Hackney knitters want to stitch up £100 billion Trident nuclear plan
- Credit: Archant
Campaigners in Stoke Newington are making a bid to combat deadly nuclear weapons by knitting wool.
A group of nimble-fingered Stoke Newington knitters have joined a national campaign to make a seven-mile long pink scarf in protest at the £100 billion plan to replace the UK’s Trident nuclear weapons system.
The scarf will be stretched between two nuclear weapons factories in Berkshire on Saturday August 9 as part of the Wool Against Weapons “rewoolution”, which is backed by the Campaign for Nuclear Disarmament (CND).
St Mary’s Church, opposite Clissold Park, has become the hub for the local campaign and “knit-ins” have been springing up in the street, in homes, after Sunday church services, and at the farmers’ market.
Local knitter Liz Watson said: “I have never heard any convincing argument for retaining nuclear weapons and I want our government to know that.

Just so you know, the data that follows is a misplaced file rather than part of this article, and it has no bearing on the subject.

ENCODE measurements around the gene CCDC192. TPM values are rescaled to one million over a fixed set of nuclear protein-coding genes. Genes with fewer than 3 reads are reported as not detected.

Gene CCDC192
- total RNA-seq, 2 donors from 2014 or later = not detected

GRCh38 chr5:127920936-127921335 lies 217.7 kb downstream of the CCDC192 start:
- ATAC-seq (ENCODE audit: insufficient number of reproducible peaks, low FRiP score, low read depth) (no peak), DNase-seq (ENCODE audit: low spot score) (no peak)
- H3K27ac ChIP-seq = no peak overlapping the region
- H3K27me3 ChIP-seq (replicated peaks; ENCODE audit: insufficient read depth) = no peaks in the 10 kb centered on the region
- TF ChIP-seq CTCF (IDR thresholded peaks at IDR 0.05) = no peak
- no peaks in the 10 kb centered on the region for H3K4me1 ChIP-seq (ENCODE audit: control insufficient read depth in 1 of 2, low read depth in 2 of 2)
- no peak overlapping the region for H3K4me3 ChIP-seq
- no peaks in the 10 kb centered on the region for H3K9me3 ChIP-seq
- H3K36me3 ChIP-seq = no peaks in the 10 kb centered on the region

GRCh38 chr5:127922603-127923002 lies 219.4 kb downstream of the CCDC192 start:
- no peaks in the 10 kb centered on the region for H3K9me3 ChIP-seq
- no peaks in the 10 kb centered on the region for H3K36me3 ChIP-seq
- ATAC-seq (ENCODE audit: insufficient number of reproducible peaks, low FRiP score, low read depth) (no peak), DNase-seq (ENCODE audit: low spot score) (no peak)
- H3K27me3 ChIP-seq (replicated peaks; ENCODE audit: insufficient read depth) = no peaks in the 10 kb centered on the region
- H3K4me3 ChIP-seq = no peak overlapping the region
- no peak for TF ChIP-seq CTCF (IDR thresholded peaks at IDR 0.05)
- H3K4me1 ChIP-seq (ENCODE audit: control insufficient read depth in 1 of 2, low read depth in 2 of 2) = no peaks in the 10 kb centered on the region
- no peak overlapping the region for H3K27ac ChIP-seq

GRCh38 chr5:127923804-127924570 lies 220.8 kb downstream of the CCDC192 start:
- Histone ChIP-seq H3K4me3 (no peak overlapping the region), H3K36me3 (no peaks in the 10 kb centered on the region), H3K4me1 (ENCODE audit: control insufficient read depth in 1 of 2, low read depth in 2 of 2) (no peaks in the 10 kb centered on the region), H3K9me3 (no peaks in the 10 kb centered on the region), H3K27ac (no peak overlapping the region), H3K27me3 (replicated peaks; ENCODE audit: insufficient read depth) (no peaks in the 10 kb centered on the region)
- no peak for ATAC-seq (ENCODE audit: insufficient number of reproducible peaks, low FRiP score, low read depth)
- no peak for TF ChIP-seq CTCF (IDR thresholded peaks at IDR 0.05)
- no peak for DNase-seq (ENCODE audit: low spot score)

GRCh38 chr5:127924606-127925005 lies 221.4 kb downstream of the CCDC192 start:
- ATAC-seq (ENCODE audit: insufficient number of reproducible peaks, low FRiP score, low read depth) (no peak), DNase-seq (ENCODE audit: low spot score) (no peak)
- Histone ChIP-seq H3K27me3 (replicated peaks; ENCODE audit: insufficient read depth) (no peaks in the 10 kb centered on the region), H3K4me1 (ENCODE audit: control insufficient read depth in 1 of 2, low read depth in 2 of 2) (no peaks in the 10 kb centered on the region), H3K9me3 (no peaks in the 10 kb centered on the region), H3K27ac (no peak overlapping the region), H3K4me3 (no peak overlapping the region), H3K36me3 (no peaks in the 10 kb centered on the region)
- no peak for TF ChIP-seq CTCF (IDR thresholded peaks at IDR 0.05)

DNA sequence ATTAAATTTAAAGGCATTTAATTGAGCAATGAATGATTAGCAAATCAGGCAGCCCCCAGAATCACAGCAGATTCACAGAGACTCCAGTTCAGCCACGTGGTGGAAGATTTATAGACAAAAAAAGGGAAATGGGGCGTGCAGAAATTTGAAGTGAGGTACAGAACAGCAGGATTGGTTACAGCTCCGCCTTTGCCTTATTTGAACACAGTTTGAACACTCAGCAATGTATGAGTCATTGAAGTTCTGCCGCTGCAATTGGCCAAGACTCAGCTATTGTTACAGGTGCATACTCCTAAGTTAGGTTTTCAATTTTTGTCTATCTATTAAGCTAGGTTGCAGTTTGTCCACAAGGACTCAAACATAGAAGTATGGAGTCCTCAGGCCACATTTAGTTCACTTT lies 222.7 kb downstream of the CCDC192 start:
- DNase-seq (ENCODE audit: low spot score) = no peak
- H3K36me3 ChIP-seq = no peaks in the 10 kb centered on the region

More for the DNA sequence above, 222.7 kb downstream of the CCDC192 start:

“To combat violence with violence increases violence - what a symbol to combat deadly power with knitting wool.
She added: “It’s a brilliant, simple, fun campaign, and it is already bringing people together in new ways.”
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The Stokie group is aiming to make their scarf a quarter of a mile long which will be joined with others nationally.
Contributors are asked to use any “glorious shade of pink”, using any thickness of yarn, and any stitch to make the scarves which must measure 60cm by 100cm.
The next knit-in takes place tomorrow, Saturday June 14 outside The Old Church in Stoke Newington Church Street from 1pm to 3pm.
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A cabinet office spokesman said no final decision will be taken on the UK Trident programme, which encompasses the development, procurement and operation of nuclear weapons, until after the general election next year.
A review of the system has been undertaken and the Liberal Democrats are making the case for a possible alternative.